In the past, stalking and bullying someone required being in the physical presence of the victim. This is no longer the case. Advances in technology have made it so a person can now stalk or harass another person from the comfort of their own home. They can use their computer or phone to email or text someone. They can also go online and harass someone through social media.
This may not seem like a big deal to some people, but this type of bullying has serious emotional effects on the victim. Some victims have even committed suicide over the nasty messages they have received from their online harassers.
Cyberstalking and cyberbullying are two internet crimes that are on the rise. That’s because more and more teens are online nowadays, and those engaging in the stalking and bullying feel as though they are anonymous. They are not, though, and they can face serious penalties for engaging in these acts.
Many states have laws forbidding these online electronic acts. Maryland has a couple laws in place.
In 2013, Maryland passed “Grace’s Law,” which made it a misdemeanor to bully someone through the use of a computer or cell phone. An amendment to this law, “Grace’s Law 2.0” was created and passed earlier this year specifically to prevent social media bullying. The purpose of the law is to protect against online messages that are “egregious” in nature and intended to personally harm another person.
Grace’s Law 2.0, formally known as Senate bill 726, would increase penalties for those who threaten or defame a minor or the parent of a minor. A person could face a $10,000 fine and three years in prison. If a person entices a minor to commit suicide, the jail term is extended to 10 years.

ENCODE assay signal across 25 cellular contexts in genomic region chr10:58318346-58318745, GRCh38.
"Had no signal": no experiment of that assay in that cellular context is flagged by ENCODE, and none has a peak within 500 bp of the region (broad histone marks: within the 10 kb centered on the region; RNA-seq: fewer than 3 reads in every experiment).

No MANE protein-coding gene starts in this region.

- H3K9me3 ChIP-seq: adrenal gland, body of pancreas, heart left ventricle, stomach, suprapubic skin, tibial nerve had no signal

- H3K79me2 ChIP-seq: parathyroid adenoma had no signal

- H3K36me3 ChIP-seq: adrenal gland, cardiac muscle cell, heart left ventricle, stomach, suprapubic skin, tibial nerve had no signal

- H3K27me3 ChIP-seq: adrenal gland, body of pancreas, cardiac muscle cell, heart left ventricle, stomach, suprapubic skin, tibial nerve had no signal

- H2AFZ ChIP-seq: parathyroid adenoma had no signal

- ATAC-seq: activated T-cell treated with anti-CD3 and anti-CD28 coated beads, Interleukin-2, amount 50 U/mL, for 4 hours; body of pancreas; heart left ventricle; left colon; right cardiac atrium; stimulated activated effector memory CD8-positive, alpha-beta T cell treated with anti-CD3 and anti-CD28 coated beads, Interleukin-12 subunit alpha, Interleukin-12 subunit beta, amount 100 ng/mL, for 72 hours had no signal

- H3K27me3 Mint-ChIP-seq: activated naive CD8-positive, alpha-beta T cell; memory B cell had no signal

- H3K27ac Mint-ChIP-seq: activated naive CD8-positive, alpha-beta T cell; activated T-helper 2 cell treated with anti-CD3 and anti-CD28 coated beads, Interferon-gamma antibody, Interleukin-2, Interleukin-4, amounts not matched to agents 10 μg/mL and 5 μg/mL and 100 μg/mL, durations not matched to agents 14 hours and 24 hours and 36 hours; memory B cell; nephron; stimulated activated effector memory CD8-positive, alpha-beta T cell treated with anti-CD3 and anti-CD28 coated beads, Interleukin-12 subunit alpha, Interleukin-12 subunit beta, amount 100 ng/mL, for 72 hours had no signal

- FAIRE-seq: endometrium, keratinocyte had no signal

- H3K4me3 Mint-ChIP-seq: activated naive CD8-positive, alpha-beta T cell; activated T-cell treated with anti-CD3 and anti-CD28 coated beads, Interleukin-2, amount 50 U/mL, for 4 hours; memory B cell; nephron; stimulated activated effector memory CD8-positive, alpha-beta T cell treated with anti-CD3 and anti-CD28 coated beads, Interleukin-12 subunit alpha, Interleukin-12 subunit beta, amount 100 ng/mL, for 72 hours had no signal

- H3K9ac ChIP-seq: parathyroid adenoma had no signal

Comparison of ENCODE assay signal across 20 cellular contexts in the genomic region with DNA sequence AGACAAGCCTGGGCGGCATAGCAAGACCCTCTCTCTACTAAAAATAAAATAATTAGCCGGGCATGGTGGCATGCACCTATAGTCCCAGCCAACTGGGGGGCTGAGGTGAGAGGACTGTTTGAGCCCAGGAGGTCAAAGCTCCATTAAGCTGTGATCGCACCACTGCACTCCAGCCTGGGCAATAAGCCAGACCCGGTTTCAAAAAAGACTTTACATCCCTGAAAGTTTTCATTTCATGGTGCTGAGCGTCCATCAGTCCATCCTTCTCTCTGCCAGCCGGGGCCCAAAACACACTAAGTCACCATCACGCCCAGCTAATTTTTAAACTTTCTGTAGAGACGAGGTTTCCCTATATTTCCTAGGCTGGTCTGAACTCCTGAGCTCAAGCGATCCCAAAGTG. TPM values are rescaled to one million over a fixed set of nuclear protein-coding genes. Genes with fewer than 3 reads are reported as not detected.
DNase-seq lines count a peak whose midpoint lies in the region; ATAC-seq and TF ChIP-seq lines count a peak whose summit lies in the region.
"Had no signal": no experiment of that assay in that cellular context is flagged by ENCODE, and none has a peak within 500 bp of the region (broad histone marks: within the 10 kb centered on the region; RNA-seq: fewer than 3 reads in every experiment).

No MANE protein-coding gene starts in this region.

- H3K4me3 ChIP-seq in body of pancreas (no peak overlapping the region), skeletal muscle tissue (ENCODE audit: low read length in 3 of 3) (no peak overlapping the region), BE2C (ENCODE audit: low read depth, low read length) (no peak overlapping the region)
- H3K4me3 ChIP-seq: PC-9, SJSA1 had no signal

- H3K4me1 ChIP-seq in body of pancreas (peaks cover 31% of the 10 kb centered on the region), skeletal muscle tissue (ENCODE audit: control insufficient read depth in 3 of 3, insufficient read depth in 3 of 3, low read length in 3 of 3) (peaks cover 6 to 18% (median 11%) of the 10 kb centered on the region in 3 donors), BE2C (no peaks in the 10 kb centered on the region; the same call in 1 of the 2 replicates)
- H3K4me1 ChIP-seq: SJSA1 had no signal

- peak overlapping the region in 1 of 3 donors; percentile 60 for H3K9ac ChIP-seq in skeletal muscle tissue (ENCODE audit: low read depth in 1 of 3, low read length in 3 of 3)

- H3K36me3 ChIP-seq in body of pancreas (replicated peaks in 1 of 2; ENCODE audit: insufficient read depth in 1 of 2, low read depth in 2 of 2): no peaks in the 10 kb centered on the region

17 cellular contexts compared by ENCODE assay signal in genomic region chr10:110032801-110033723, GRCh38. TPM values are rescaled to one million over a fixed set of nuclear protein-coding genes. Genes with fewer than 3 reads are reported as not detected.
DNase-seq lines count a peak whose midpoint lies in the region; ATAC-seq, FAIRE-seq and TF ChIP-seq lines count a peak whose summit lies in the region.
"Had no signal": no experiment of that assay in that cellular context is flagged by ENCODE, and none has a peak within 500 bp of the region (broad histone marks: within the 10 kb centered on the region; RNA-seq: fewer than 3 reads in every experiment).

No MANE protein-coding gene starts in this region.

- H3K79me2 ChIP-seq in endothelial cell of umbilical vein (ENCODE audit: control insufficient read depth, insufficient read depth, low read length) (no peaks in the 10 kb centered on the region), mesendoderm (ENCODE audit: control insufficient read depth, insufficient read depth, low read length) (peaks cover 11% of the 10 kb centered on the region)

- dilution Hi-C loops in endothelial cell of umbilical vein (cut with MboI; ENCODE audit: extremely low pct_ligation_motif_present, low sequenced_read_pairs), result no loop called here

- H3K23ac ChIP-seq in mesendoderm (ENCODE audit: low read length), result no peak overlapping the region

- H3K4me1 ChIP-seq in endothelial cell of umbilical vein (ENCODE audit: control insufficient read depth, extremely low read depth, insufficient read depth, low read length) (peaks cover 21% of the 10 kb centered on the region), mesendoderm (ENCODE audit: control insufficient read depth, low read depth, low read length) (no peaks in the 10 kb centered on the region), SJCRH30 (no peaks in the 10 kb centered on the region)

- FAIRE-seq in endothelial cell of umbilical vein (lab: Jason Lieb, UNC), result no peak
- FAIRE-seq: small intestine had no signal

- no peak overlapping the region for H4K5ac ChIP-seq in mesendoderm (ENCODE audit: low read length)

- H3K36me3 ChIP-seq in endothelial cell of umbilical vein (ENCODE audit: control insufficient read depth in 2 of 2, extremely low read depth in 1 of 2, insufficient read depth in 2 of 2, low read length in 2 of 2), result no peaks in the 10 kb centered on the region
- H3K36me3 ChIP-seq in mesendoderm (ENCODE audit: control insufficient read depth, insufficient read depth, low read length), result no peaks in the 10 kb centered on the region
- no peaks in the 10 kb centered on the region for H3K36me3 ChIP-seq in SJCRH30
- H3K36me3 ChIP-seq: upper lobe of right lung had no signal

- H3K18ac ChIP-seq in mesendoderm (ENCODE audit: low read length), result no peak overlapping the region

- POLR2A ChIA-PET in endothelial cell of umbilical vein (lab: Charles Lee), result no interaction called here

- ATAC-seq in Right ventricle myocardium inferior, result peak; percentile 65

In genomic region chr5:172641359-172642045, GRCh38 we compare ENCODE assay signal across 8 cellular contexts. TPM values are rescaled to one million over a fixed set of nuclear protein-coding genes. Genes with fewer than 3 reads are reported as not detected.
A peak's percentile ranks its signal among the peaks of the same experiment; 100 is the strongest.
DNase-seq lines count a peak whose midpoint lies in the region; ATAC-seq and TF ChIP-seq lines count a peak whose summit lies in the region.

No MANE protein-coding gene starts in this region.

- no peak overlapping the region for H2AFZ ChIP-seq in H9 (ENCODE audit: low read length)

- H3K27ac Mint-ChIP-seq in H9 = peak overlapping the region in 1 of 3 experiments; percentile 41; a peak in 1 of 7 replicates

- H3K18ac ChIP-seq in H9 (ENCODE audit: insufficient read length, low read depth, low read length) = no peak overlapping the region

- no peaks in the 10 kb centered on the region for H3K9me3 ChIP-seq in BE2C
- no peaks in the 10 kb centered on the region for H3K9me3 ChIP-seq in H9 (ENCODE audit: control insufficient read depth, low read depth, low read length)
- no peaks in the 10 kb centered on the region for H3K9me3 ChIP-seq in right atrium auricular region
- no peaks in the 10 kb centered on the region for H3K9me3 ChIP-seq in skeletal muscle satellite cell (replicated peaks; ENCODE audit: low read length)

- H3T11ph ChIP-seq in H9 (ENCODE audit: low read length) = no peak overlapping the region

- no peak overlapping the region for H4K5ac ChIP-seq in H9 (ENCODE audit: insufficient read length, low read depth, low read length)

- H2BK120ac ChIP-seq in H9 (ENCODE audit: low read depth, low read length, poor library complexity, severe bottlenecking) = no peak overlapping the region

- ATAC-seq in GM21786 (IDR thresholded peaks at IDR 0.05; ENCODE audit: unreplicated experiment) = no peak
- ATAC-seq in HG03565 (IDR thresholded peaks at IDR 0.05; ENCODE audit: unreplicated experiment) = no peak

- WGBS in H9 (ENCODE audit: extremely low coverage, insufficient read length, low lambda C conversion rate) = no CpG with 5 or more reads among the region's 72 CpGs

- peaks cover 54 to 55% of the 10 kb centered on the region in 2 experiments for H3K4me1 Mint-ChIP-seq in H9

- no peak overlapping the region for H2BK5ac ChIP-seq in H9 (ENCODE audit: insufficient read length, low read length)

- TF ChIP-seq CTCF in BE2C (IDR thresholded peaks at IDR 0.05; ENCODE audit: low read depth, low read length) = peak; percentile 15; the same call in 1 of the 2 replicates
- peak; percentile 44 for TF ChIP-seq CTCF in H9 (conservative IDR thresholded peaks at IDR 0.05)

The scope of social media cyberbullying has been broadened to prohibit the creation of fake social media profiles to harass a minor. Also prohibited are distributing pictures from a minor’s social media account and telling a minor to “go kill yourself”
Under state code § 3-805, misuse of electronic mail is defined as the use of any electronic device to transmit information with the intention of harassing a person. Such devices covered under this law include cell phones, computers and tablet PCs. Misuse of electronic mail is classified as a misdemeanor, with penalties including one year in jail and a $500 fine.
Under § 3-805.1, sending commercial emails to large groups of people to harass them is also illegal. This crime is typically a misdemeanor, with punishment including five years in jail and fines of up to $10,000.
Unfortunately, stalking and bullying is so much easier to do nowadays thanks to technology. To keep up, many states have laws in place prohibiting such actions.
It’s important to understand your legal rights, since the laws surrounding internet crimes can be confusing. The Columbia internet crime lawyers at the Law Offices of Todd K. Mohink, P.A. have experience with these types of crimes and can protect your rights. Schedule a free consultation today by filling out the online form or calling (410) 774-5987.
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